Twinshot can design its process so that the material processed on the inside screw forms either the inside or outside layer of the part. An abrasive material would be processed on the outside screw, saving the more fragile inner screw from a harsh encounter.
The company tested different check-valve assemblies in order to optimize a design that allows melt to fill the accumulator space in the desired volumetric shape. The critical shape of the melt layers gets more core material into the mold during injection, and does so in a more uniform manner, says Thomson. Laminar or "fountain" flow ensures that the material at the front of the shot forms the skin of the part, while the material behind that fills the core. "All of the principles of coinjection still apply," Thomson says.
Operating a Twinshot machine is remarkably similar to operating a standard press, according to Thomson. Screw recovery is the only aspect of the molding cycle that changes. The amount and order of material that is accumulated in front of the screw is programmed by entering switch-over points into the machine control.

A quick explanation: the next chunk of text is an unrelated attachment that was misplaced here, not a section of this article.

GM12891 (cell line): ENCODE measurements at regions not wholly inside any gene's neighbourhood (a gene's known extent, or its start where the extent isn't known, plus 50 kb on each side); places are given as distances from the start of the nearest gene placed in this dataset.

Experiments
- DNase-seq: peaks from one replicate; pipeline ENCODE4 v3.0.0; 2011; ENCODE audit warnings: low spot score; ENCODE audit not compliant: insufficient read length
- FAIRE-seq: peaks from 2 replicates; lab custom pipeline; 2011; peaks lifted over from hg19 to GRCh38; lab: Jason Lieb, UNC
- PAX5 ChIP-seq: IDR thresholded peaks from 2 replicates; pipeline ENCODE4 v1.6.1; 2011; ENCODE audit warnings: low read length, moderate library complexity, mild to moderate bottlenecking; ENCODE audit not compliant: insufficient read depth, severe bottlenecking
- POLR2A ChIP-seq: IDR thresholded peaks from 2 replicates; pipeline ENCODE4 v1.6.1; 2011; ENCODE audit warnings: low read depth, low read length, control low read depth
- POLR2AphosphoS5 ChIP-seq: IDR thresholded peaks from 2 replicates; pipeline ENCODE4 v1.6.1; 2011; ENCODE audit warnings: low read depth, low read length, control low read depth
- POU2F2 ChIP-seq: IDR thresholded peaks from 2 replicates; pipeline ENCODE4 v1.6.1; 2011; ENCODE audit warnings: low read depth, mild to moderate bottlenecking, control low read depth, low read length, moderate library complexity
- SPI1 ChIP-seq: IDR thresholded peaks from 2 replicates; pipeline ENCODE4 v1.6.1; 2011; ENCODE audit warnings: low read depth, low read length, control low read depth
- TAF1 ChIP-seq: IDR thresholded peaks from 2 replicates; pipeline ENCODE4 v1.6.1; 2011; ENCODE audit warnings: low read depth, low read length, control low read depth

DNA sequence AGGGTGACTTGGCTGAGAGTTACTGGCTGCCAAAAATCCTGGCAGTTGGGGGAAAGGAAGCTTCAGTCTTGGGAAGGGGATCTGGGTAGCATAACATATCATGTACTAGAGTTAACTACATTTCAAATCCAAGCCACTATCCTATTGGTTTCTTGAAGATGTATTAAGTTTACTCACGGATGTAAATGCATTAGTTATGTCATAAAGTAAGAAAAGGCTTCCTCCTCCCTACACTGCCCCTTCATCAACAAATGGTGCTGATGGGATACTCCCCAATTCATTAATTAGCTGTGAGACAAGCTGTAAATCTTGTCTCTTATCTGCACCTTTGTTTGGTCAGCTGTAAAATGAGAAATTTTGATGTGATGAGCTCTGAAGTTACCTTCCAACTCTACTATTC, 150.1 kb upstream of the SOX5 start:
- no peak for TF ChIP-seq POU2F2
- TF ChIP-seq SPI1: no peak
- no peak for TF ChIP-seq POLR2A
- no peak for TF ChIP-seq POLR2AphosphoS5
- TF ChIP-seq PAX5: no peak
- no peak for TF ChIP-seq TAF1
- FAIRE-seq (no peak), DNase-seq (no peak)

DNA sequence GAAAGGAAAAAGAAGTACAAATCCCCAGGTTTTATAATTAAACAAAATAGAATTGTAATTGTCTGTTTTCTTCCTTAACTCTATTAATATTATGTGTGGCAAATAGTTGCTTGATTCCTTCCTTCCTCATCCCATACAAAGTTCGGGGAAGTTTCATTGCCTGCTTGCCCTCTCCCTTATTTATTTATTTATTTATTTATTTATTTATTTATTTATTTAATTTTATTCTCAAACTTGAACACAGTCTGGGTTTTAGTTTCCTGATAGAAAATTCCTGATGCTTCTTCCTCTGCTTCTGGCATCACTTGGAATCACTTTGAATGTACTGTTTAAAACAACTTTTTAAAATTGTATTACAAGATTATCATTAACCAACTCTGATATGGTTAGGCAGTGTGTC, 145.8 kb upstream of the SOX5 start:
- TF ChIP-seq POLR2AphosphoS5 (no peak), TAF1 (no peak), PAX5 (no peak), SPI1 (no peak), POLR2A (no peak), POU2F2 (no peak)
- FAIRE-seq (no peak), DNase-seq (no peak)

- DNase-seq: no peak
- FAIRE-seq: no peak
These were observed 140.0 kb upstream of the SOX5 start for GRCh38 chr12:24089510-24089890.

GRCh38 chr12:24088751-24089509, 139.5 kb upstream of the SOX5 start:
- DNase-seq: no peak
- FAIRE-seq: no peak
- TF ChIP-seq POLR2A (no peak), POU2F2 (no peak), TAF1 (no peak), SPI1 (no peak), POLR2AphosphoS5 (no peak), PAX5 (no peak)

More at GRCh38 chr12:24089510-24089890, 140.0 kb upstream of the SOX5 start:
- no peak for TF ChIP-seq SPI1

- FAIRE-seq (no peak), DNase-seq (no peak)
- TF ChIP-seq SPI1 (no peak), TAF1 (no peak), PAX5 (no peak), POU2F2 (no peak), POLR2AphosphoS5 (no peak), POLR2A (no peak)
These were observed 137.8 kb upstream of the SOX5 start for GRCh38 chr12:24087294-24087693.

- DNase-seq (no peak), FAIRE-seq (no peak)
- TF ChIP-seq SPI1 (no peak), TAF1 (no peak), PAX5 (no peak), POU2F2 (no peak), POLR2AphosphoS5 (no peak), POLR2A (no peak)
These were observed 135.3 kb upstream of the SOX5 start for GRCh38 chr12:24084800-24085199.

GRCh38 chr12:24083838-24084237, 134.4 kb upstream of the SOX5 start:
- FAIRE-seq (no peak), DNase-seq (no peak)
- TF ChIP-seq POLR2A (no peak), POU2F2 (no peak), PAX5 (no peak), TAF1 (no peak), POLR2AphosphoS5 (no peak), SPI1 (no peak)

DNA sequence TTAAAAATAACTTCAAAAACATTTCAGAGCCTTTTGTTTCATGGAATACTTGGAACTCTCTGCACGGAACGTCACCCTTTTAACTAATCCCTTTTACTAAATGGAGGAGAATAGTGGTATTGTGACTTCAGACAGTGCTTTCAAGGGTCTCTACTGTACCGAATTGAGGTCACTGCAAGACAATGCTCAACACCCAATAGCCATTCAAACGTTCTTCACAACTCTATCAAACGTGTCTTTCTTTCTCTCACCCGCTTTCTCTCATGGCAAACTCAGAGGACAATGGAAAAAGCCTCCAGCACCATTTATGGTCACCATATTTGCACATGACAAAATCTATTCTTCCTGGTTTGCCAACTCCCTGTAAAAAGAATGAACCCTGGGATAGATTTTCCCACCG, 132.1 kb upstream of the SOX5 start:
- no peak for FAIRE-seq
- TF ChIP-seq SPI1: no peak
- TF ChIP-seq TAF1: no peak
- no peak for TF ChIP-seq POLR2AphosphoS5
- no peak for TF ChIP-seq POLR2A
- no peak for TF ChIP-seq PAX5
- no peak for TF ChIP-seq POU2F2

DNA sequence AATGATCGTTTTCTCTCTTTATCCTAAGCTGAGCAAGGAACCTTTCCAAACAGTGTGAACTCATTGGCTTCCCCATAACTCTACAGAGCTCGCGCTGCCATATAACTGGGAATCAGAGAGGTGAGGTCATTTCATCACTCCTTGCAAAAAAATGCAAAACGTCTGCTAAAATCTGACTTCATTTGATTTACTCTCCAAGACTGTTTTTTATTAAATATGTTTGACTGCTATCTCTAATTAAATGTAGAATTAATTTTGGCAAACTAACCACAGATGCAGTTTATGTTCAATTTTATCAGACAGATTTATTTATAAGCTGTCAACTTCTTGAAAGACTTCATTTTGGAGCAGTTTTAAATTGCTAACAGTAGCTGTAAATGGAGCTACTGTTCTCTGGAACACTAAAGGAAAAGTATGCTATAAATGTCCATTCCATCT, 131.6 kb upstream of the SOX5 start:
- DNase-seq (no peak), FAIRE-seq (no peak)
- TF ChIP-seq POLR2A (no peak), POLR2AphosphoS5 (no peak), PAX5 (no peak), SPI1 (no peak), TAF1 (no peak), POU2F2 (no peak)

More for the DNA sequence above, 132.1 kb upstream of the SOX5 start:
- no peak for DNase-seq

The process' limitations
As with any coinjection process, Twinshot is best suited to simple part geometries and molds with low cavitation. Balanced fill is very important. The Twinshot process has successfully molded parts with walls as thin as 0.05 in. and a core percentage greater than 50%.
There are a few things that Twinshot cannot do, giving two-shot molding an advantage. Twinshot cannot run two materials at different temperature profiles since the polymers pass through the same barrel and runner. As with other single-nozzle coinjection systems, Twinshot cannot be used with a hot runner. It also cannot perform selective overmolding.